• The fact that interoperability is such a new concept means that there are many definitions, projects, theories, and goals being worked on by a variety of organizations with differing expected outcomes. Depending on who you talk to, their vision and what they communicate is based on their perceptions, who they have talked to, and what they are trying to achieve. Conclusions are drawn and decisions are made based on the information available which varies from organization to organization. Ask questions to make sure why a position is being taken and what is really being said is understood. Don’t be afraid to suggest new ideas and theories and ask “why not?”
  • The technical work is easier than the people/processes work. Getting people to understand new workflows and processes and why they should change their current work processes takes education, time and patience.
  • There is increasing recognition that long-term, post acute care (LTPAC) should be included in health information exchange activities but limited resources are available to make that happen. LTPAC software vendors have to develop the capabilities to conform to Meaningful Use standards which can be challenging without funding from their customers or other sources. Given the continuing reimbursement cuts from Medicaid and Medicare, it is difficult for LTPAC providers to absorb software rate increases from their vendor to pay for this development.
  • Don’t believe everything you hear, try to validate everything. Documentation is very important in providing high quality care and in ensuring regulatory compliance with electronic data exchange.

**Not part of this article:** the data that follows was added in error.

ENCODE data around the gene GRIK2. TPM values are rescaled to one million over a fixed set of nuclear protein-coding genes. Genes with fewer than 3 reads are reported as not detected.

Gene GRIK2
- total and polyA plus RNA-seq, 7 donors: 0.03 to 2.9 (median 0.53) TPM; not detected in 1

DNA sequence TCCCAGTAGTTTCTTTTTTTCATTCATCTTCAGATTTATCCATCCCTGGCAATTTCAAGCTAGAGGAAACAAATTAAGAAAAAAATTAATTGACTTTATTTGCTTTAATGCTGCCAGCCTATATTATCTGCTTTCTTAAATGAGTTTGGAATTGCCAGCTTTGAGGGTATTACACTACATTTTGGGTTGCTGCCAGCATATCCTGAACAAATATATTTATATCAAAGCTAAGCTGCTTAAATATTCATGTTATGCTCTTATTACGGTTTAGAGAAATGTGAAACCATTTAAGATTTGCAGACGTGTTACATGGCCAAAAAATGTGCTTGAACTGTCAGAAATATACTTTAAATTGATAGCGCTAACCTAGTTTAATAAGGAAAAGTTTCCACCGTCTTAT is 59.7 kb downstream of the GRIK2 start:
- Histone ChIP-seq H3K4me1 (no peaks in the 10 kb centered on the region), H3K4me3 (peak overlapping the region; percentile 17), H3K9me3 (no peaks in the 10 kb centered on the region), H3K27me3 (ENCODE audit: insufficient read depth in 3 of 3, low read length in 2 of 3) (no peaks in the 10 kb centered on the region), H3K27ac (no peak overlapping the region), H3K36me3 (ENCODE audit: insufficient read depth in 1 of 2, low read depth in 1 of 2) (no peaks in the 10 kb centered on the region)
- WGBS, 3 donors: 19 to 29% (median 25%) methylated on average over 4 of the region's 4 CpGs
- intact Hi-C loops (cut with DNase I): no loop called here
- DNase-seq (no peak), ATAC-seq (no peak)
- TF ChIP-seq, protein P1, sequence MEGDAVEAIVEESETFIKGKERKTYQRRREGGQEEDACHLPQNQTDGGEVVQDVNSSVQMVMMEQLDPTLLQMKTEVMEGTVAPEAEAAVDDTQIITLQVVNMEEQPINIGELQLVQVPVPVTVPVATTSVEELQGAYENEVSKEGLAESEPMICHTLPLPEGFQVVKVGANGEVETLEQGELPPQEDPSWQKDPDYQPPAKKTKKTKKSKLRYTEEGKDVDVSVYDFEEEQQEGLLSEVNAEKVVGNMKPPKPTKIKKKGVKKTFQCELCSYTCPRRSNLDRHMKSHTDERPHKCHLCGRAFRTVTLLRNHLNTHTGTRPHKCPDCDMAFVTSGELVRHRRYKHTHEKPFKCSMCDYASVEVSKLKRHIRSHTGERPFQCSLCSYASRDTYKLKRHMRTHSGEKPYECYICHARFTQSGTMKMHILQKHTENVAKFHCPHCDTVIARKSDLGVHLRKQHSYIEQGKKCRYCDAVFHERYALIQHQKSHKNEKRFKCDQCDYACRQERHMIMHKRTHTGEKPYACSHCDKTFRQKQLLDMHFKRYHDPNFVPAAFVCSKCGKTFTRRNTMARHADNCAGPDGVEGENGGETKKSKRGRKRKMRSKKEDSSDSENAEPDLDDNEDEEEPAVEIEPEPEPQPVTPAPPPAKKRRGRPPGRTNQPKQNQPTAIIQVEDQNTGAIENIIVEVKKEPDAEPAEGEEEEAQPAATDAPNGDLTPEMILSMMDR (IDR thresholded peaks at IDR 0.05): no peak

• Be as transparent as possible regarding goals and thought processes. Encourage others to provide candid feedback. There are no real blueprints right now, just lots of theories and ideas based on different sets of information.
  • Be willing to change your plans when you receive more or better information. You’ll know a lot more at the end of the project than you did at the beginning.
  • Think win-win. These projects are complicated and need to be structured in ways that are beneficial for everybody.

Next Steps

BHS is continuing to work with the facilities involved in the initial project to ensure that electronic CCD exchange becomes a part of their work processes. And this functionality is being extended to other BHS and Allina locations. BHS is also in discussions to leverage this work to exchange data with their other healthcare partners and health information exchanges (HIE).

The next major phase of this work is to determine how to go about consuming CCD data in MatrixCare. Technically the data could be consumed today but BHS decided to get legal and clinical input before incorporating third-party data into the clinical record.


The benefits of this project extend to organizations far beyond BHS and Allina. The connection between the MatrixCare software and Allina’s Epic database means that any MatrixCare customer would have the ability to exchange a CCD with any Allina location and vice versa, provided the appropriate business agreements were in place and minor setup steps were executed.

In addition, this software development can be leveraged further by creating additional connections to other certified hospital system EHRs or to HIEs.

Interoperability projects are complicated and often face challenges on a daily basis. They also yield great benefits to all concerned, especially to residents. With initiative, creativity, collaborative partners, and a win-win attitude, everything is possible.